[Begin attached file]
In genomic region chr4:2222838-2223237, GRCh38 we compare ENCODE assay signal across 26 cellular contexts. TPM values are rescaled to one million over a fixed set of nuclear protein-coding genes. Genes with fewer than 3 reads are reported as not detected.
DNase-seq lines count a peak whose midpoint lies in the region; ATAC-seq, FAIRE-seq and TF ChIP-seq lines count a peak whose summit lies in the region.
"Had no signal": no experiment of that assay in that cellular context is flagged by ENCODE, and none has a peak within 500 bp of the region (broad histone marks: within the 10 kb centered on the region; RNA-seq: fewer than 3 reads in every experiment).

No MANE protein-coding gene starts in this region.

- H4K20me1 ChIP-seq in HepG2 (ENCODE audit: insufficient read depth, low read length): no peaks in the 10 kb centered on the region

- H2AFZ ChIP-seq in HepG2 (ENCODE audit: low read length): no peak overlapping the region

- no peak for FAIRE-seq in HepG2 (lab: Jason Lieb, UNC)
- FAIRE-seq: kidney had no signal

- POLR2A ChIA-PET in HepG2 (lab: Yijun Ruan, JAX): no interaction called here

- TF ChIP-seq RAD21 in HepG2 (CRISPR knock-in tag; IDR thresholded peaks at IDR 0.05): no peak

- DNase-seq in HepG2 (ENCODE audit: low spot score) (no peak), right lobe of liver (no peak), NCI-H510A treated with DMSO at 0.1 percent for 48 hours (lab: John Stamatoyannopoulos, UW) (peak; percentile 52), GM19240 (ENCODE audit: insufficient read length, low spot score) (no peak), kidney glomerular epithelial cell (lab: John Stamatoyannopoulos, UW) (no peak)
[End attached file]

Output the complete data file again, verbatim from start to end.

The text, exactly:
In genomic region chr4:2222838-2223237, GRCh38 we compare ENCODE assay signal across 26 cellular contexts. TPM values are rescaled to one million over a fixed set of nuclear protein-coding genes. Genes with fewer than 3 reads are reported as not detected.
DNase-seq lines count a peak whose midpoint lies in the region; ATAC-seq, FAIRE-seq and TF ChIP-seq lines count a peak whose summit lies in the region.
"Had no signal": no experiment of that assay in that cellular context is flagged by ENCODE, and none has a peak within 500 bp of the region (broad histone marks: within the 10 kb centered on the region; RNA-seq: fewer than 3 reads in every experiment).

No MANE protein-coding gene starts in this region.

- H4K20me1 ChIP-seq in HepG2 (ENCODE audit: insufficient read depth, low read length): no peaks in the 10 kb centered on the region

- H2AFZ ChIP-seq in HepG2 (ENCODE audit: low read length): no peak overlapping the region

- no peak for FAIRE-seq in HepG2 (lab: Jason Lieb, UNC)
- FAIRE-seq: kidney had no signal

- POLR2A ChIA-PET in HepG2 (lab: Yijun Ruan, JAX): no interaction called here

- TF ChIP-seq RAD21 in HepG2 (CRISPR knock-in tag; IDR thresholded peaks at IDR 0.05): no peak

- DNase-seq in HepG2 (ENCODE audit: low spot score) (no peak), right lobe of liver (no peak), NCI-H510A treated with DMSO at 0.1 percent for 48 hours (lab: John Stamatoyannopoulos, UW) (peak; percentile 52), GM19240 (ENCODE audit: insufficient read length, low spot score) (no peak), kidney glomerular epithelial cell (lab: John Stamatoyannopoulos, UW) (no peak)